Other bargaining priorities are improved healthcare benefits, reform of the punitive “no fault” attendance policy, and better health and safety provisions. So far, workers have won reimbursements for the cost of English classes and the option to take additional unpaid days for bereavement leave.
Back in August, negotiations were focused on contract language pertaining to discipline, and Refresco management was reportedly attempting to erode workers’ Weingarten rights and weaken the shop floor power of union stewards with language about professionalism, insubordination, and respect. Such concerns for “professionalism” would effectively translate to muzzling stewards, limiting their ability to advocate for and defend members, and providing management with more opportunities to cry “foul” over “insubordination” instead of addressing union issues head on.
“If management gets aggressive with the steward, the steward can get aggressive, too,” explained UE’s chief negotiator Fernando Ramirez. “If management says, ‘Hey, shut up, I’m the boss here,’ the steward can say, ‘No, you shut up, you are not the boss of this meeting.’”
Asked why these shop floor protections are so important, Ocampo added, “Maybe the company is used to dealing with other unions that are not rank-and-file and member-led. But that’s not UE. The staff is not the union here; the workers are the union,” he added. “We firmly believe that, and that’s why these workers have been able to beat this company twice in under a year in NLRB elections, despite everything that the company has thrown at workers, because the workers led the campaign. They’ve been acting as a union for two years now.”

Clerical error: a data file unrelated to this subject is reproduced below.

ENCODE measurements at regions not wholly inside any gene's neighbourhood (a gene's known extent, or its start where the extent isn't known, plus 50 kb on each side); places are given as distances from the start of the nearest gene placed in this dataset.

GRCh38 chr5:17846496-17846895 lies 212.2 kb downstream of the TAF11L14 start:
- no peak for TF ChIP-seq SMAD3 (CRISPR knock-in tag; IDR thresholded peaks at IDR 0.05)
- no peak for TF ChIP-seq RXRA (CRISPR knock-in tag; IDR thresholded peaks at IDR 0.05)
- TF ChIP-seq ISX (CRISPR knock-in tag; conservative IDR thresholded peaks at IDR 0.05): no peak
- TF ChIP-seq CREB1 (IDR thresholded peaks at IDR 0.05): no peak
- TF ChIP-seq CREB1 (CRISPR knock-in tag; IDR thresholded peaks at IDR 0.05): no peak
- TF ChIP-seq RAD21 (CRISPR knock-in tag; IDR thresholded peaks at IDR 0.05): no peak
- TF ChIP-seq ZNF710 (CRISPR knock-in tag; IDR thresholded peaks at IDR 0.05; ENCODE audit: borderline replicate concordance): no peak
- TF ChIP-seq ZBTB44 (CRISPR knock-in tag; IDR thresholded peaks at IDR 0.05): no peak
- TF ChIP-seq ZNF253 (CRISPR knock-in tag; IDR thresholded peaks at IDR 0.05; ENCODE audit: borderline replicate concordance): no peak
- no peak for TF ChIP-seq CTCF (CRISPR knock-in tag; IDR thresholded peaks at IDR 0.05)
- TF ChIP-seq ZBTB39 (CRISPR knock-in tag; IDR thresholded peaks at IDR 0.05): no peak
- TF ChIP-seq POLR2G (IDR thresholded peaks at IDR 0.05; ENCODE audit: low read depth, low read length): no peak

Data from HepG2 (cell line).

Workers have been building a fighting union inside the factory. Last September, they marched on company managers and delivered a petition signed by a majority of the workforce. They have also gone beyond the bottling plant and spoken about their work experiences with the boards of public pension funds, which hold investments in Refresco through private equity firms. They have held rallies outside the plant and filed a complaint with OSHA over workplace safety violations. The company has responded to these actions by raising wages.
Through its WorkedUp initiative, which seeks to bring together worker organizations to support and amplify each other’s struggles, National COSH is running a petition on behalf of the factory workers as they continue negotiations with Refresco.
“Companies like Refresco have big PR firms to do their dirty work for them, but what do workers have? That’s why, with the support of unions and worker centers from all over the country, National COSH created WorkedUp. It gives workers a place where they can document workplace injustices and tell the public how they’re overworked, underpaid, and underprotected,” said COSH’s Melissa Moriarty, a storytelling and communications strategist.
“When we heard these workers’ stories, we wanted to help,” Moriarty added. “We’re activating our network of COSH groups around the country to support these workers because we want Refresco to know that consumers are outraged by the working conditions at their bottling plant.”